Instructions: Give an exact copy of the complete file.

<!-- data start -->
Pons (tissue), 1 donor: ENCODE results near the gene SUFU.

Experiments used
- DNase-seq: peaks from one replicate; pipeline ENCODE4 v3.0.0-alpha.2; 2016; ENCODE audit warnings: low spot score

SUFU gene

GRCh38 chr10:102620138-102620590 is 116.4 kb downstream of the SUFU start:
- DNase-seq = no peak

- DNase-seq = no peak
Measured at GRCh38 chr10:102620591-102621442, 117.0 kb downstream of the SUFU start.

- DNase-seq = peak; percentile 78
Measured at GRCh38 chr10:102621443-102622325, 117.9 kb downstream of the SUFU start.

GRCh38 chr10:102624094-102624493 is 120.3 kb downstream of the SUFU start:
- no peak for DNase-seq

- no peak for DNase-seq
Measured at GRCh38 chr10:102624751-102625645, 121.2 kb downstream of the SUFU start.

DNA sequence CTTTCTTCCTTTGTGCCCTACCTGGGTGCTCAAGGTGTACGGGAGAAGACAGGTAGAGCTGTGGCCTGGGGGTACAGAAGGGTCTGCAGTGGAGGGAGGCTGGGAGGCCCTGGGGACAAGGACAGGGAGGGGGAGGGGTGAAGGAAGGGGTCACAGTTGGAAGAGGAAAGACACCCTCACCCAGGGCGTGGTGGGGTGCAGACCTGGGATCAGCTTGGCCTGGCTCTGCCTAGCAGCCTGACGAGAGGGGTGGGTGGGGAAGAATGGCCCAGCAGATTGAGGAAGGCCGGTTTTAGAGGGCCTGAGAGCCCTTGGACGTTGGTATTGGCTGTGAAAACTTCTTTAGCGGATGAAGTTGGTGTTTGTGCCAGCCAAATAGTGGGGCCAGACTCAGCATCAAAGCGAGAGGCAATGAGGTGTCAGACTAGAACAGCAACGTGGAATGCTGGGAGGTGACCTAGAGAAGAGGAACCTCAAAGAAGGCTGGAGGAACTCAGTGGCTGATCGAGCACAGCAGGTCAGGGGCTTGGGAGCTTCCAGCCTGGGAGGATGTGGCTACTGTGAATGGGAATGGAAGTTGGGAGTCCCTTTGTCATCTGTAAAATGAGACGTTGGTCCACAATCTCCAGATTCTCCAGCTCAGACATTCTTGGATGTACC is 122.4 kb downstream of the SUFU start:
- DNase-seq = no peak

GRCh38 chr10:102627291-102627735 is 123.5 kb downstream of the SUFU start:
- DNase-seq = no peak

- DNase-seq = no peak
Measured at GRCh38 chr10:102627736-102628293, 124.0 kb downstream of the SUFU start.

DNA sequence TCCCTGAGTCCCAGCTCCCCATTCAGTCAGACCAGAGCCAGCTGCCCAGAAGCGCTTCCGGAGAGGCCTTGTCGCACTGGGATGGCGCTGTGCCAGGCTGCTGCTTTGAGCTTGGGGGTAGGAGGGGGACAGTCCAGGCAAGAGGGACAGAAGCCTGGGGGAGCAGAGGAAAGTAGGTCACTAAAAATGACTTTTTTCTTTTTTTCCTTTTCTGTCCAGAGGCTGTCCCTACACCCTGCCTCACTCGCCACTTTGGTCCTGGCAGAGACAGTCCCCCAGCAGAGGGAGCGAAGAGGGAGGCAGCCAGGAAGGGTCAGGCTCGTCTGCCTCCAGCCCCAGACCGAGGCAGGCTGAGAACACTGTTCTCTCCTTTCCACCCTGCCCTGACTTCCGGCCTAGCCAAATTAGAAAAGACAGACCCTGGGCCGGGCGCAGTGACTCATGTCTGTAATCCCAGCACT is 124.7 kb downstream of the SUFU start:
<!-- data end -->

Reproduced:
Pons (tissue), 1 donor: ENCODE results near the gene SUFU.

Experiments used
- DNase-seq: peaks from one replicate; pipeline ENCODE4 v3.0.0-alpha.2; 2016; ENCODE audit warnings: low spot score

SUFU gene

GRCh38 chr10:102620138-102620590 is 116.4 kb downstream of the SUFU start:
- DNase-seq = no peak

- DNase-seq = no peak
Measured at GRCh38 chr10:102620591-102621442, 117.0 kb downstream of the SUFU start.

- DNase-seq = peak; percentile 78
Measured at GRCh38 chr10:102621443-102622325, 117.9 kb downstream of the SUFU start.

GRCh38 chr10:102624094-102624493 is 120.3 kb downstream of the SUFU start:
- no peak for DNase-seq

- no peak for DNase-seq
Measured at GRCh38 chr10:102624751-102625645, 121.2 kb downstream of the SUFU start.

DNA sequence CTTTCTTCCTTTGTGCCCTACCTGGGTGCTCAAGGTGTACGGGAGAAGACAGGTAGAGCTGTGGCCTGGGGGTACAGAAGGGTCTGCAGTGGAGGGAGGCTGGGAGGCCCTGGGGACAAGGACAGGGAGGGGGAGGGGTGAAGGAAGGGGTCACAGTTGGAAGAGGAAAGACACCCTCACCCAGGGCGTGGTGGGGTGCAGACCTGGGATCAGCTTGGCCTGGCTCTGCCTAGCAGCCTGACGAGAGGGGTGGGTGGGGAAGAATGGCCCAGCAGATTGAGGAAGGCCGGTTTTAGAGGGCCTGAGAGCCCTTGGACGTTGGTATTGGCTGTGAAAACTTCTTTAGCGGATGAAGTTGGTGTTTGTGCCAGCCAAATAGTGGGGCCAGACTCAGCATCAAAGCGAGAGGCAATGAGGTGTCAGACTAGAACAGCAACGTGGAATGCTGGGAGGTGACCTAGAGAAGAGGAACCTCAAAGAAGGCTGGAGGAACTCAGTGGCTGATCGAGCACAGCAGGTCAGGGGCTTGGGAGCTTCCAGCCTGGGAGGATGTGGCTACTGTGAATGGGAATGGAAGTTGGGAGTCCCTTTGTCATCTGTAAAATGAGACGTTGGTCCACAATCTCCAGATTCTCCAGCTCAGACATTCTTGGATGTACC is 122.4 kb downstream of the SUFU start:
- DNase-seq = no peak

GRCh38 chr10:102627291-102627735 is 123.5 kb downstream of the SUFU start:
- DNase-seq = no peak

- DNase-seq = no peak
Measured at GRCh38 chr10:102627736-102628293, 124.0 kb downstream of the SUFU start.

DNA sequence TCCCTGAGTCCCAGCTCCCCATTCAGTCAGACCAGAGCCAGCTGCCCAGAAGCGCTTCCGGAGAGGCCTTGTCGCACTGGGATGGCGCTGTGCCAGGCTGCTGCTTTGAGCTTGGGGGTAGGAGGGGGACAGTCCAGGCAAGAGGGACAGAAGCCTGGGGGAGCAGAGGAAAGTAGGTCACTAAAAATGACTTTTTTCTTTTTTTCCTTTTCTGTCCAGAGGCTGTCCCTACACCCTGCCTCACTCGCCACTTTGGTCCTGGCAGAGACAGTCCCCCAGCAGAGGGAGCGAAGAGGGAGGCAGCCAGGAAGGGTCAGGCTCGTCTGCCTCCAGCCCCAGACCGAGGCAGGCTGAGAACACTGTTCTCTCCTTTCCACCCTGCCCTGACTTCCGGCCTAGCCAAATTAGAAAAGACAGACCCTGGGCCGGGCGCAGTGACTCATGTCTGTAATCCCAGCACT is 124.7 kb downstream of the SUFU start: